I have been using XBees to communicate my teensies so far. However, as you know, XBees are really expensive and when I want multiple devices to communicate with each other, I have to pay for several teensies + several XBees, which come up to be more than 200 dollars.

Also, An XBee is for between two designated teensies. I want all of my teensies to communicate with each other

  1. Is there any communication device out there that I can hook up to multiple teensies or arduinos at once without buy as much XBees?

  2. Or what is a communication device that lets everything within the range to communicate with each other?

  3. Or any other way to let them communicate without using individual teensies?

If you can answer any of them, please help me out!!

  • \$\begingroup\$ electronics.stackexchange.com/questions/3203/… \$\endgroup\$ Oct 16, 2011 at 21:46
  • 1
    \$\begingroup\$ XBee can be used in a mode of being able communicate with a mesh of nodes. You can do things like broadcast or a point to point communication. $200 is actually pretty cheap compared to the time you will spend designing a new device. This answer will help you the most though electronics.stackexchange.com/questions/3203/… \$\endgroup\$
    – Kellenjb
    Oct 17, 2011 at 13:10
  • 1
    \$\begingroup\$ The Jeenode looks interesting. I haven't used it, so I'll just comment rather than answer, but I think a packet can be sent from one Jeenode to a particular other node, or to all other nodes. \$\endgroup\$
    – Tom Davies
    Oct 30, 2011 at 9:57
  • \$\begingroup\$ Xbees are pretty solid and cheap radio systems...but here is something that might be of interest: dealextreme.com/p/…. It's a $6 rs-323 bluetooth module. Sounds pretty good if you are looking for some low level, simple to use module. Careful though, its smd and it comes with no documentation what so ever... \$\endgroup\$
    – Faken
    Dec 2, 2011 at 0:31

4 Answers 4


What about using 'dumb' rf transceivers and building a protocol on that?

RFM12Bs or even something cheaper.


I would look into using other wireless modules. XBees are nice, but are indeed expensive. I posit that you probably aren't using all of the options they provide in your projects anyways. Things like mesh networking are AMAZING, but aren't usually strictly necessary for most projects.

A very cost effective option, while still retaining some error checking, is to use IC's by Nordic, esp. the nRF24 series. There is an excellent arduino library for these modules that most likely can be ran on the Teensy with minimal adaption, especially if you are using the Teensyduino. This library also allows for some mesh communication (obviously not as robust as the XBees); see here (http://maniacbug.github.com/RF24/starping_relay_8pde-example.html).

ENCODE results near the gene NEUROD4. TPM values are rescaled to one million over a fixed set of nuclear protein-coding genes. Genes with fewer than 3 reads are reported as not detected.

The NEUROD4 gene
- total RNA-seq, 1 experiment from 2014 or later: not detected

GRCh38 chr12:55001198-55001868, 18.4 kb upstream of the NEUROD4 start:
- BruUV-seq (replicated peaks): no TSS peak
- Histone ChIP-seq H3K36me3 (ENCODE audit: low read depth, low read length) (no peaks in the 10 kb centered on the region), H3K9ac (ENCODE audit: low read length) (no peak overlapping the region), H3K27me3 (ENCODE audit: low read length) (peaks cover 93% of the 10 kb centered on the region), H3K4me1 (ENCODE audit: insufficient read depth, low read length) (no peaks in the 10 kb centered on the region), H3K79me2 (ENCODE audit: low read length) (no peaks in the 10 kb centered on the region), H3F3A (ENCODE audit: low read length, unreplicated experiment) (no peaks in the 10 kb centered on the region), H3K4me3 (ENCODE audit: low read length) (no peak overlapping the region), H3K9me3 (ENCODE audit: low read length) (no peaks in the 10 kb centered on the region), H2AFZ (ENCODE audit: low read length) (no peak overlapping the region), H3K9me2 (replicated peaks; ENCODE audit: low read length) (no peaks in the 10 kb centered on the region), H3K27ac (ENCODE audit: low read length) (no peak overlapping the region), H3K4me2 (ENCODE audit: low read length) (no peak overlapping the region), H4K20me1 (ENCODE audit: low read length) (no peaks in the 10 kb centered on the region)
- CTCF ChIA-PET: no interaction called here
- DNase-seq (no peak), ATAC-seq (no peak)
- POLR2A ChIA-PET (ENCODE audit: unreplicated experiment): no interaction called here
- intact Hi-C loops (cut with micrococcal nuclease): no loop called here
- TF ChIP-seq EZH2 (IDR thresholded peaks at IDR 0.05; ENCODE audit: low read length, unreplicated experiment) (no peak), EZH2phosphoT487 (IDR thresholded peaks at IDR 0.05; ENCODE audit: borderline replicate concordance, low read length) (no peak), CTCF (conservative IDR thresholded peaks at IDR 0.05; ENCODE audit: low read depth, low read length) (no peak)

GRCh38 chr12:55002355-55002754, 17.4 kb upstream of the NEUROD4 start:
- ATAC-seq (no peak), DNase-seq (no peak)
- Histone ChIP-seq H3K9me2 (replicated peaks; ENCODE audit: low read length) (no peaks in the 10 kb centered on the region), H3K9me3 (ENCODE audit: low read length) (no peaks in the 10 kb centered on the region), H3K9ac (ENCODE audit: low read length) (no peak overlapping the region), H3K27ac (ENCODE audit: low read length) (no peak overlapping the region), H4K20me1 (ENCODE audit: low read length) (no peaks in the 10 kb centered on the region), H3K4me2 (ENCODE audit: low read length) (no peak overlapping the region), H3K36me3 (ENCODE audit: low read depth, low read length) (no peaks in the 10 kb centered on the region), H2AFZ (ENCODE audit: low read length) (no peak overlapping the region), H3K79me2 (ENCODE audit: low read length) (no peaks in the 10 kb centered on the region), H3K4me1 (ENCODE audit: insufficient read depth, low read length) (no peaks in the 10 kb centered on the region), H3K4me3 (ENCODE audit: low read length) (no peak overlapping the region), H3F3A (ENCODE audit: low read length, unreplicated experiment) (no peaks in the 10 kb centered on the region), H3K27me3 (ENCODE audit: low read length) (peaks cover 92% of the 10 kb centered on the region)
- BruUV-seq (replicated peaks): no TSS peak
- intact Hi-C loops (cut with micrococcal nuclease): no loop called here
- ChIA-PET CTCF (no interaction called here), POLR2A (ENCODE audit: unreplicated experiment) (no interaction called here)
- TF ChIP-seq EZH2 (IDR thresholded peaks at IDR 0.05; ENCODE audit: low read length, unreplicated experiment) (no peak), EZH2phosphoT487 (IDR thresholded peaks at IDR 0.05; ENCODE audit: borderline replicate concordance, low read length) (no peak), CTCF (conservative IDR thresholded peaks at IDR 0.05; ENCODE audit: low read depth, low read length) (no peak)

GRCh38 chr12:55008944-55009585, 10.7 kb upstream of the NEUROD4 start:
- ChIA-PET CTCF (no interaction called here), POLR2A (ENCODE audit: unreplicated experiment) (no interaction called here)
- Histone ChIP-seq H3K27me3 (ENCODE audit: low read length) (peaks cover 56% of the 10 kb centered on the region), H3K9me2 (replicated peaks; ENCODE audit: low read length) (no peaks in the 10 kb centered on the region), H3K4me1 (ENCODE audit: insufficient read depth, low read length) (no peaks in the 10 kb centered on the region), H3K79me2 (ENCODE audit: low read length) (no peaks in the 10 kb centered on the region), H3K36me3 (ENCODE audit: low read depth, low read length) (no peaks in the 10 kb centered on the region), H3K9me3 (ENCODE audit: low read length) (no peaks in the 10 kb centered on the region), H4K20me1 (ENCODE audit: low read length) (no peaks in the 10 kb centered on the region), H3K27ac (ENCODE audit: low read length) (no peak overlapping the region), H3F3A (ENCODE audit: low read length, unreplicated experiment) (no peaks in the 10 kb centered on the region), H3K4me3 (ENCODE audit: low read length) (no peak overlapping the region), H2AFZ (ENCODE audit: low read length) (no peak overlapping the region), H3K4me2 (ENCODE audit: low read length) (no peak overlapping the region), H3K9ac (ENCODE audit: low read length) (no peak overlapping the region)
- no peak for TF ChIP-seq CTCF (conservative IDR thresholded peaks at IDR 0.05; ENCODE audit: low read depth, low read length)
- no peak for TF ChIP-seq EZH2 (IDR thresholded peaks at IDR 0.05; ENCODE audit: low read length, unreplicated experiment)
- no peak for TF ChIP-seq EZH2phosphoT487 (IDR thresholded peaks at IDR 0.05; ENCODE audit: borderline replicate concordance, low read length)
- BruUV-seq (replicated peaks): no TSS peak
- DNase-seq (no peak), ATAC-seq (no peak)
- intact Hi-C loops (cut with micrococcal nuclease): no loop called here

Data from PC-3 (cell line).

If you order non-amplified versions of these modules, they can be had for under $7 per module. Here are some for $5.50 each. Amplified versions are in the range of $15-$20, so if node to node distance is greater than about 40 ft the cost effectiveness compared to XBees goes down dramatically. It all depends on your usage.

From the same store that had the cheap Nordic modules, there are some cheap bluetooth modules that might be worth looking into; these have caveats in that they are meant to be connected to by a computer (a master unit) rather than each other (slave units). You can buy a master Bluetooth module for about $20 from ITeadStudio though.

Alternatively, the XBee CAN be used without a microcontroller for simple sensors and other uses. Then your cost is much lower per unit, around $25 instead of $25 + $16. See "Building Wireless Sensor Networks: with ZigBee, XBee, Arduino, and Processing" by O'Rielly for more details.


I use the HopeRF RFM12B transmitters. They are the same ones used in Jeenodes, and there are already communication libraries from Jeenode that work just fine with any Arduino-like board.

They are substantially cheaper than the Xbee. They also come in both 3.3 and 5v versions, which can communicate between each other. I believe the manufacture has discontinued the 5v ones, but you can still find them around.

The only thing I don't like about them is the 2mm pin spacing, since you can't just drop them into a bread board or strip board. However, if you do try using them, I recommend getting some laptop IDE cables - they have 2mm spacing and can be cut to fit the RFM12 nicely to use it in a breadboard.


I use the Asus WL-520GU WiFi router with USB. You can often find a rebate program to bring the net price to $30 or so.

The router has a USB for connection to the teensy and is a full WiFi router. You can load DD-WRT on it. An example config.

And, as a bonus, the router will power your teensy through the USB connection.

Downsides: it's much larger than an xbee module or similar.


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